Monday, May 26, 2008

Special Report

The Funny Side Of Rivalry
By Aimee La Fountain

I grew up in New Jersey, which is a fine state except one aspect -- it’s full of Yankees fans. As a dedicated Red Sox fan, I have always thought that the strong Yankees following in Jersey is its fatal flaw.

Now, at this point you may be wondering how someone in New Jersey is a Sox fan. It’s simple really -- family heritage. My father is from Massachusetts and wanting to be a good parent, he naturally raised me to follow the Red Sox. What’s really inconvenient is that there are very few Sox fans in New Jersey. So, I have endured the jeers and various other challenges to my loyalty that come with living in New Jersey as a Sox fan. Yes, there’s nothing quite like the experience of walking into a classroom in a Sox tee shirt and getting banished from the room because the teacher is a Yankees fan.

When I came to New York, I hoped that the Yankees-Red Sox ratio would balance out a little more. I figured that between Mets fans and people form out of state, the presence of Yankees fans may be more modest than New Jersey. Turns out, it’s hard to escape the Yankees ghost. I was horrified to find that I was still surrounded by an abundance of Yankees fans. I soon realized that Red Sox fans are like a secret society in New York.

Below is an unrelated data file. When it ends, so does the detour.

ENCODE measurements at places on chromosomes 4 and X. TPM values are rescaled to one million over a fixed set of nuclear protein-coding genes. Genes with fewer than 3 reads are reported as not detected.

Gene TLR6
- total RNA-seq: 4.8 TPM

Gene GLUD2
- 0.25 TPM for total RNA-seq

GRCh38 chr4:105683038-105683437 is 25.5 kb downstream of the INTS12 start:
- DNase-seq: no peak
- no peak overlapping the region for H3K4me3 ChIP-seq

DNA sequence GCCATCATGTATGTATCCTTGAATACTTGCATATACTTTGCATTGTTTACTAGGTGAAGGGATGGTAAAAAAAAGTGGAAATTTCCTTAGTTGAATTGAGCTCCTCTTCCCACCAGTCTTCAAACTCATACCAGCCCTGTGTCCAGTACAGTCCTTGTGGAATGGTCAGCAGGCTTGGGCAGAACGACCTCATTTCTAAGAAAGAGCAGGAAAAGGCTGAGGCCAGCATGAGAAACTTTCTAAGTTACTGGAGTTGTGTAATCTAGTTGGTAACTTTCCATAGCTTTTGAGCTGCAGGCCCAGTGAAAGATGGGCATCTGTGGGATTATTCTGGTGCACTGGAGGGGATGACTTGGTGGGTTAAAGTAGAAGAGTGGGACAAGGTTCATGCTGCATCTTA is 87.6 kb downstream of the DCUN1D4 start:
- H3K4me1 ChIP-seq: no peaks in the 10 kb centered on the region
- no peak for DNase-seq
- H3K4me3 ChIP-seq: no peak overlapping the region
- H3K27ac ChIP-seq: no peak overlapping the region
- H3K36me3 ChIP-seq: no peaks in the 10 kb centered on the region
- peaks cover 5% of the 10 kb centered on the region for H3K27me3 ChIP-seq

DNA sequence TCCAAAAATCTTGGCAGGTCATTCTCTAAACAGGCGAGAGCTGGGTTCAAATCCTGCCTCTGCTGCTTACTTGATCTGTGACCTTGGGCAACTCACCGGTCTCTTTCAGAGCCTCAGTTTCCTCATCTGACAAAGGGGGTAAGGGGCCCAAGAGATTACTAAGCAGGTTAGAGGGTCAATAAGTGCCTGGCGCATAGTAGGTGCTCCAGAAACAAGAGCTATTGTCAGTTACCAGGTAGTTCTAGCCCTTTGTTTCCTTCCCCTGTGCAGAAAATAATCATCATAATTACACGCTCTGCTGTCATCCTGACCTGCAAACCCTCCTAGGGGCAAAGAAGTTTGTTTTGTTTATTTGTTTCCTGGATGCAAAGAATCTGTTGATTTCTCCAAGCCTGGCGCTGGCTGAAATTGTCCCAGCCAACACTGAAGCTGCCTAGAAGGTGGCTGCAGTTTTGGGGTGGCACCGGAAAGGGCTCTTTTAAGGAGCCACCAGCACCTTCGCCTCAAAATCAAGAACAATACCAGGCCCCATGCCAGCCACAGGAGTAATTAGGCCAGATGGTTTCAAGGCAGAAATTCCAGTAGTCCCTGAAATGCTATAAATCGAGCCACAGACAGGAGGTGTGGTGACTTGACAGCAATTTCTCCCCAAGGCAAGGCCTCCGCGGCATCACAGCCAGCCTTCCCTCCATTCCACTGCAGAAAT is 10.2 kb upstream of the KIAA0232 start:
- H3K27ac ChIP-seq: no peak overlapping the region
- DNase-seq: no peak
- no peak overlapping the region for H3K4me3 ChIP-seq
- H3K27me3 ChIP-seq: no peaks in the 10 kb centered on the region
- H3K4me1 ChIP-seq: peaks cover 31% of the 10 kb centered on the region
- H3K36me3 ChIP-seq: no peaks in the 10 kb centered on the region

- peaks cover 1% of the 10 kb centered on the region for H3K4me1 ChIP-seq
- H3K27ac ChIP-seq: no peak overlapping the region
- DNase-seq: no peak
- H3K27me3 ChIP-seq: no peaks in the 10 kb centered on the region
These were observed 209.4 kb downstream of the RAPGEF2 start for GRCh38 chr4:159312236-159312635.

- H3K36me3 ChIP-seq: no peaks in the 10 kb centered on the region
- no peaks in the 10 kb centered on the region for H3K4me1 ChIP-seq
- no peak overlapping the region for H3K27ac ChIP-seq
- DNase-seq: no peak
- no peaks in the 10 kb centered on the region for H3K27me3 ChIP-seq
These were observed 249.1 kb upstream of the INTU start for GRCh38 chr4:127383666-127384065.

Whenever I spot a Sox fan in the city, it’s like seeing a long lost relative. And, on the chance that two Sox fans should cross paths there is a remarkable sight in that mutual look of admiration between two baseball minorities. Surely, you’ve seen one of us out there; we’re that one person in the bar that’s happy when the Yankees lose a game or the only people smiling the day that the Yankees lose the playoffs. And, if it sounds strange that a Red Sox fan should be in New York, I can offer you an example of the opposite effect and refer you to my friend, a Yankees fan, who lives in Massachusetts.

This brings me to the complicated issue of mixed relationships. Growing up in New Jersey I was exposed to Yankees fans at a young age and understood that I should respect people who may have baseball beliefs that conflict with mine. I’m always in favor of practicing tolerance and this is why I have many friends who are Yankees fans -- I’ve learned to accept them, despite their sports misjudgments.

The most horrifying phenomenon, however, is when you’re shocked to find yourself romantically interested in someone of a different baseball affiliation. Such was the case when I met an incredibly charming man who seemed perfect until the day I spotted him wearing a Yankees cap. However, I overlooked his weakness and we ended up dating. It didn’t work out in the end and I’m certain that it was our mixed baseball beliefs that cursed the relationship.

Life is funny. The harder you try to escape certain things the more you find yourself surrounded by them.

Aimee La Fountain won Honorable Mention in the 2008 Mortimer Levitt Essay Contest for Marymount Manhattan College students.

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